The senators sent a letter (pdf) to U.S. Secretaries of State, Treasury, and Commerce, urging an investigation into company’s activities.
In the letter, the senators referred to a recent Reuters report, stating that the Chinese telecom firm assisted the Venezuelan government in establishing control over its citizens. According to the Reuters report, ZTE helped the Maduro regime to build a database that enables the monitoring and tracking of Venezuelan citizens and, since 2016, to centralize video surveillance.
“We are concerned that ZTE, by building this database for the Venezuelan government, may have violated U.S. export controls and sanctions laws, as well as the terms of the Commerce Department’s June 2018 superseding settlement agreement with ZTE,” the senators said in the letter.
ZTE has a history of breaching U.S. government sanctions. In April, the Commerce Department found ZTE had violated a settlement reached in 2017, and blocked the company from buying crucial components and software from American technology companies. ZTE is highly dependent on U.S. suppliers like Qualcomm, Google, and Corning to manufacture its cellphones and telecom equipment.
The ban nearly brought the company to the brink of bankruptcy, prompting a rare intervention by Chinese leader Xi Jinping.
In June, ZTE reached a settlement with U.S. authorities, agreeing to pay a total of $1.4 billion in fines and to overhaul its board of directors and senior management ranks. In exchange, the United States lifted the ban.
“The Venezuelan government hired ZTE to build a database and develop a mobile payment system for a smart ID card,” the lawmakers wrote.
The project was inspired by China’s national identity card program that tracks the social, political, and economic behavior of citizens. It enables the government to monitor everything from a citizen’s personal finances to medical history and voting activity.
The system in Venezuela was built using components from Dell Technologies in the United States, which alarmed the senators.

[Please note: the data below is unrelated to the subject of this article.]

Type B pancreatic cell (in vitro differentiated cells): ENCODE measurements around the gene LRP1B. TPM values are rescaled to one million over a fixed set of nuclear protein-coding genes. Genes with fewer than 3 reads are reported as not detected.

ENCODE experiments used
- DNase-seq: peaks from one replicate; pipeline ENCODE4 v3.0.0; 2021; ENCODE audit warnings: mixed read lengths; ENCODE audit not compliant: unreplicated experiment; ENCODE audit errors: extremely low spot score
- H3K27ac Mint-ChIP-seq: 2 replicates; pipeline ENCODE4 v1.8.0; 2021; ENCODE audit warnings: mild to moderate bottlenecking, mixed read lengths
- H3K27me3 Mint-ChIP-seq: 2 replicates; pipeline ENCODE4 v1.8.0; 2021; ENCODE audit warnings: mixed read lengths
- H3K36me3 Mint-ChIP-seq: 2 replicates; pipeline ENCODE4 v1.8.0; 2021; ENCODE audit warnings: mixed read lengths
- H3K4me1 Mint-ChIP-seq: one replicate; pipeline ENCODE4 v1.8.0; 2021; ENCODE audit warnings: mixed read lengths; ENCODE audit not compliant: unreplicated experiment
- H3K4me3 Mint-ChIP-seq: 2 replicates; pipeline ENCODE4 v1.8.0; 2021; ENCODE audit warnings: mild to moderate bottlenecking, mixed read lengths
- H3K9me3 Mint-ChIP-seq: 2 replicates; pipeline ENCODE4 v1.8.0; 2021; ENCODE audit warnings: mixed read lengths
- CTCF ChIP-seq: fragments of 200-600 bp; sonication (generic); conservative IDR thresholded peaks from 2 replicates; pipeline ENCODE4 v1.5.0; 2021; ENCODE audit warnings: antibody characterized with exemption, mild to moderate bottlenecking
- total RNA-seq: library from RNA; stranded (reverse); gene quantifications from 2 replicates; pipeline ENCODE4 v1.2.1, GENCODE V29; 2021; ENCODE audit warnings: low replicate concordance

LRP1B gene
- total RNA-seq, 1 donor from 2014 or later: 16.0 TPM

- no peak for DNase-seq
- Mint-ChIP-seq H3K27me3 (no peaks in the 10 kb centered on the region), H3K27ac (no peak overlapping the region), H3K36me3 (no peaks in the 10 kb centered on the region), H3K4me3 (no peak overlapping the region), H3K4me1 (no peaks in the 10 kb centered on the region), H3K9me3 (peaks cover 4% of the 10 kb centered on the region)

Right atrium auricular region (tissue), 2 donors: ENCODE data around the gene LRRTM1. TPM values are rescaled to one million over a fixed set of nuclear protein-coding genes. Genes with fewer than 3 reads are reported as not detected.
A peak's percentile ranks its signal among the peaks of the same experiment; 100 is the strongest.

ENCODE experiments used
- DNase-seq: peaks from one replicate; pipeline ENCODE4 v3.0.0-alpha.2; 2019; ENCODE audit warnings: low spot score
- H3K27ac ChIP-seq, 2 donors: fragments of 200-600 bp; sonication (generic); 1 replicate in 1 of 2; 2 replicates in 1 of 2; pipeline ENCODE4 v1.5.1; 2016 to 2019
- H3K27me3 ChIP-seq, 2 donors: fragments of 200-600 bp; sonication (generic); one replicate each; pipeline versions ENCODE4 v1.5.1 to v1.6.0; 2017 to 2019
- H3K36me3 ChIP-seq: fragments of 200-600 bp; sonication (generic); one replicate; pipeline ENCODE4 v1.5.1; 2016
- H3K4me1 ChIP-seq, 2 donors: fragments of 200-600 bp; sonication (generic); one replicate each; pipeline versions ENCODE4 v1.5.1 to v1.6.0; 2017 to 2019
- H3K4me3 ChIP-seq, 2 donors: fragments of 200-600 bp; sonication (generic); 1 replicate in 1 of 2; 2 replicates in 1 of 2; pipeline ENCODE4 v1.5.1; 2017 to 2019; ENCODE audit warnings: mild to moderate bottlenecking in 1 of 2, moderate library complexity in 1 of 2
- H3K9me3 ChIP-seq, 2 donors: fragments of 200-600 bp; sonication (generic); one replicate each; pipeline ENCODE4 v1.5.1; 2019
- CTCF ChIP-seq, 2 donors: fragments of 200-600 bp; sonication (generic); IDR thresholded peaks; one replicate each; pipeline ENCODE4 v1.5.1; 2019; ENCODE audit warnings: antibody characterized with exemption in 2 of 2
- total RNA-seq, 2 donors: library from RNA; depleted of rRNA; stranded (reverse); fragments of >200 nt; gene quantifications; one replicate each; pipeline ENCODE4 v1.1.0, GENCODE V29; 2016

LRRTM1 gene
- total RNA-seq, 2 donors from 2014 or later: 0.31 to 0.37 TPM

“ZTE installed data storage units built by Dell Technologies,” the letter stated. “Though Dell’s transaction appears to have been with ZTE in China, we are concerned that ZTE may have violated U.S. export controls by misidentifying the end-user or purpose of the end use.”
ZTE is China’s second-largest telecom equipment maker. The company is publicly traded, but its largest shareholder is still a Chinese state-controlled enterprise.
A spokesperson for the Commerce Department confirmed that they received the senators’ letter.
“The Department of Commerce will remain vigilant against any threat to U.S. national security and continues to diligently implement the settlement agreement with ZTE. We have no further comment at this time,” stated the spokesperson in an email.
As part of the settlement deal in June, ZTE has allowed the U.S. Commerce Department to monitor the company’s behavior.
Both Rubio and Van Hollen have been vocal about ZTE’s potential violations and retaining sanctions on the firm.
“We have not received a response to our letter at this point,” stated a spokesperson for Van Hollen.
Van Hollen co-sponsored a legislation introduced in September called the ZTE Enforcement Review and Oversight (ZERO) Act. The legislation requires the Commerce Department to put ZTE out of business if it violates the current agreement with the United States.
On Dec. 1, as part of a U.S. probe, Canada arrested Meng Wanzhou, the chief financial officer of Huawei, another Chinese telecom company.
The United States was pursuing Meng, the daughter of Huawei’s founder, in a criminal probe related to the violation of sanctions against Iran.
“Huawei and ZTE are two sides of the same coin,” said Van Hollen in a statement, adding that Chinese telecommunications companies represent a “fundamental risk” to U.S. national security.
“While the Commerce Department focused its attention on ZTE, this news highlights that Huawei is also violating U.S. law,” he said.
“We need a comprehensive plan to hold the Chinese and their state-sponsored entities accountable for gross violations of the law and threats to our security.”
Correction: A previous version of this article misstated the day when Meng Wanzhou, the chief financial officer of Huawei, was arrested. Meng was arrested on Dec. 1. The Epoch Times regrets the error.